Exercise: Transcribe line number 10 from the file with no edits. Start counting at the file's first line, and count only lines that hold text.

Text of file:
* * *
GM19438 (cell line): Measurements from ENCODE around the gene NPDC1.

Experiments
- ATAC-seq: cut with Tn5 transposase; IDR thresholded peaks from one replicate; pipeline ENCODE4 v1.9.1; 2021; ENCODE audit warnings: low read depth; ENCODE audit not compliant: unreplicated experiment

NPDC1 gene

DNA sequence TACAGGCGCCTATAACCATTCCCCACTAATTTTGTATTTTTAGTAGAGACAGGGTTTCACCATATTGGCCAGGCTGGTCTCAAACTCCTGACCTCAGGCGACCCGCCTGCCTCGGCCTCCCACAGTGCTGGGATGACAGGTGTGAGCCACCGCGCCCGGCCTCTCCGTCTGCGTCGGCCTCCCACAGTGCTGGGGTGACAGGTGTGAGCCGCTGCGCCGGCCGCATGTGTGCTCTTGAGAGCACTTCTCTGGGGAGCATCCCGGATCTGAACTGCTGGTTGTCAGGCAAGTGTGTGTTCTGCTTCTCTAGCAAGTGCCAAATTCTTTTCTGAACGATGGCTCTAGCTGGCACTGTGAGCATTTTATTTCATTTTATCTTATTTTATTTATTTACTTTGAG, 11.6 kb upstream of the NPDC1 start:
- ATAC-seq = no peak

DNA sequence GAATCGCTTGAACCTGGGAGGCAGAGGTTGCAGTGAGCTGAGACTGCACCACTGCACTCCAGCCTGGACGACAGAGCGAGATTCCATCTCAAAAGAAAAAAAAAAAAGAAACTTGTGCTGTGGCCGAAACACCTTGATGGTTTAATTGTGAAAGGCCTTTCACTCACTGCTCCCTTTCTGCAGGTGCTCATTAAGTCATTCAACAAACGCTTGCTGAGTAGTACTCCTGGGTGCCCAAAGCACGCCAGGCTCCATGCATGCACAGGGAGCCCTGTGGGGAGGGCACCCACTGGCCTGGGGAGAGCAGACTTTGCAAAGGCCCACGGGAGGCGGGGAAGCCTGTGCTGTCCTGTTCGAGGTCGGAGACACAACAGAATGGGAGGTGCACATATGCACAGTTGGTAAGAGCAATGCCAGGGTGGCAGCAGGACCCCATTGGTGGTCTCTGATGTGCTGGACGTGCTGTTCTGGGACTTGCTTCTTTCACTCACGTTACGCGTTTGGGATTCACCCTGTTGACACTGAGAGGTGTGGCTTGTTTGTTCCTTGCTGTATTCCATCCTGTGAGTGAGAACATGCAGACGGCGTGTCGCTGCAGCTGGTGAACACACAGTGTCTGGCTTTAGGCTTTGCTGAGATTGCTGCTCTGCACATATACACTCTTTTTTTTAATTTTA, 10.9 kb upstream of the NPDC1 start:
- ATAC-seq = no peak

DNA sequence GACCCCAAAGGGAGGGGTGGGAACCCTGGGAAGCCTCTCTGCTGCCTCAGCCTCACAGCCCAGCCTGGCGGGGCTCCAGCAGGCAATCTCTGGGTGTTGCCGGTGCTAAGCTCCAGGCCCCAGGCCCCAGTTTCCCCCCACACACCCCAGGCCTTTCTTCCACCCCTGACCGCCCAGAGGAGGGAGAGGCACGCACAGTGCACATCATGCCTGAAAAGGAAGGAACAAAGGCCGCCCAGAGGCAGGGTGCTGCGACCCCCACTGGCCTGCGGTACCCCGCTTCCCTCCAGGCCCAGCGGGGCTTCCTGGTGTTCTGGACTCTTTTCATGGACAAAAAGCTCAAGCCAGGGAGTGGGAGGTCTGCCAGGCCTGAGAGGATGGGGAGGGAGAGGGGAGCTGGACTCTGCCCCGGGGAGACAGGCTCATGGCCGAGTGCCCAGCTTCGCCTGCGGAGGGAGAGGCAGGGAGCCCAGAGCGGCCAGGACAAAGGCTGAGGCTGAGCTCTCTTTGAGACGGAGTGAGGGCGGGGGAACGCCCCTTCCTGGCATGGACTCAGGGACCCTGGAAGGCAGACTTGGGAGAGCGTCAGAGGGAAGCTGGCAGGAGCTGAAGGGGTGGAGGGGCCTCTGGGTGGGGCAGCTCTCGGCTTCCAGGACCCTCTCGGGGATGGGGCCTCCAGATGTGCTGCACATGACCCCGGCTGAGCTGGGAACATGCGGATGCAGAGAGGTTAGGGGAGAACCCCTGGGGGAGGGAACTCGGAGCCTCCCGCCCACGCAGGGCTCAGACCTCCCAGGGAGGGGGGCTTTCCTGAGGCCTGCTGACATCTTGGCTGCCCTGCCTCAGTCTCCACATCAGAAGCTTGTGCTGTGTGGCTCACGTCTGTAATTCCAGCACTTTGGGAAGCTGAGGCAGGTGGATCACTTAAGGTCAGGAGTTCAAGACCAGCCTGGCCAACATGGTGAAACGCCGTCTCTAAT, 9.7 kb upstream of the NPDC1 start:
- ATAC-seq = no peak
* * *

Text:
- ATAC-seq = no peak